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Beyond Typhoon Haiyan, effective DR is an ongoing process: APC

Patrick Budmar | Nov. 29, 2013
The damage caused by Typhoon Haiyan in the Philippines has once again underscored the importance of effective disaster recovery (DR).

The damage caused by Typhoon Haiyan in the Philippines has once again underscored the importance of effective disaster recovery (DR).

In situations such as this, APC by Schneider Electric Asia Pacific and Japan president, Philippe Arsonneau, said there are increased conversations with customers about the effectiveness of DR.

"We typically work with them to select failover sites, and this is with the full lifecycle from a design point of view," he said.

"It is important to have a robust plan in terms of DR in the datacentre, with DR sites located away from the main datacentre."

While the widespread damage in the Philippines is making headlines worldwide, Arsonneau has not yet seen a significant shift in the DR mindset by businesses in Asia Pacific.

"For these organisations, it is clearly a key strategy for them to have a strong DR process and plan by having some DR sites for each of their major datacentres, regardless of what is happening in the Philippines," he said.

"It is something they are continually working on and not a reaction to what has taken place recently."

However, Arsonneau admits the situation in the Philippines reinforces the DR message.

"This is a strategy that the datacentre sector, as well as IT world, is well aware of," he said.

In the meantime, Arsonneau said APC will continue to support a strong DR message in terms of selecting the right sites, coming up with the right design and support, making sure that the datacentre has some remote connection systems.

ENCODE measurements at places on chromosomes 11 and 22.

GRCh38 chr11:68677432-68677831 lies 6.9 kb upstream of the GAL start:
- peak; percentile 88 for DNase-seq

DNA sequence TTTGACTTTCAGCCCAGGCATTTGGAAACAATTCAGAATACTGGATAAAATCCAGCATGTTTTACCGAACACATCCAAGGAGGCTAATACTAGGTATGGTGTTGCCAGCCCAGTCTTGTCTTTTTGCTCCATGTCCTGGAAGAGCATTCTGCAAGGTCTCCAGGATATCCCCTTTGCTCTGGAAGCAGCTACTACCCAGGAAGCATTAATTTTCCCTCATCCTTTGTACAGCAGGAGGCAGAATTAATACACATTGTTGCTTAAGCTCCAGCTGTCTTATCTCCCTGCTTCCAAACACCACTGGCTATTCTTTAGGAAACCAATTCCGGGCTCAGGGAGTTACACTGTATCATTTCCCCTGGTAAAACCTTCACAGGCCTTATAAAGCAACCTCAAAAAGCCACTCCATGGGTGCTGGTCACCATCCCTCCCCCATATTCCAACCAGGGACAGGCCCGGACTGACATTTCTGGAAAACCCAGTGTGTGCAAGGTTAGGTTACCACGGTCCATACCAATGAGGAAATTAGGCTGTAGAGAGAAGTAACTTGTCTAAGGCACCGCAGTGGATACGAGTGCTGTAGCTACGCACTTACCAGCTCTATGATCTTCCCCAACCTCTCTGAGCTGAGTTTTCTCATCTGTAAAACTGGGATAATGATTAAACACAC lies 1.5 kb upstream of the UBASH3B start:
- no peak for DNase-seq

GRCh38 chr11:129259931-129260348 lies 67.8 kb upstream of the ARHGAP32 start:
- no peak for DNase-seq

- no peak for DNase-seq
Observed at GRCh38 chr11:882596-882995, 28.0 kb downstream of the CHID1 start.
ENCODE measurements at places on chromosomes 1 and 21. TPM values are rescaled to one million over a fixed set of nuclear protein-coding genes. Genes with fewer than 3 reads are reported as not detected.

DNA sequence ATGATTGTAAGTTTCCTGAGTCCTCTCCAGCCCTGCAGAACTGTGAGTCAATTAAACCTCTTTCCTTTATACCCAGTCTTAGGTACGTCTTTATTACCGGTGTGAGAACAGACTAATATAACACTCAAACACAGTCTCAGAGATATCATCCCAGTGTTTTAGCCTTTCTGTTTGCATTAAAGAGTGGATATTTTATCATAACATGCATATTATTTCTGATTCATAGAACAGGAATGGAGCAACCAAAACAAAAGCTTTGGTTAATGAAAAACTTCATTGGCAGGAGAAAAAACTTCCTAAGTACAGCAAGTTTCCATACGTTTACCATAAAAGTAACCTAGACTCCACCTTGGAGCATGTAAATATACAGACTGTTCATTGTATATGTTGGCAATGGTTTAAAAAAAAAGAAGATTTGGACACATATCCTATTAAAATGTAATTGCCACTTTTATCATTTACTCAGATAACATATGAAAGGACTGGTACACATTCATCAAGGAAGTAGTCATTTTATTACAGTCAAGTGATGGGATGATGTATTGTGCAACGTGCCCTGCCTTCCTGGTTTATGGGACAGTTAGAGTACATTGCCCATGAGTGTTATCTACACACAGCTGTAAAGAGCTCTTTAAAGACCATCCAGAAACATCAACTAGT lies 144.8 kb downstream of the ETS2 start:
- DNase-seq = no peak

Local focus remains

Typhoon Haiyan is not the only major natural disaster to strike Asia-Pacific, with an earthquake in Japan in 2011 and flooding in Thailand in 2012.

Even Australia was a victim of flooding in 2011 in the Queensland region.

Despite these events, Arsonneau said businesses are still showing a reluctance to store their data off-shore.

"What we're seeing more countries putting in new regulation that if anyone wants to do some business around data, like banks or Cloud providers, they have to physically store it in the country," he said.

Arsonneau adds that regulation such as this is only moving organisations away from the concept of having a DR site located outside of the country.

"If this local regulation is put in place by authorities, that means that the DR site has to also be physically located in the country itself in order for the company to do business around the data," he said.

While the selection of the DR sites by a business may vary, Arsonneau said it will still be within the same country.

 

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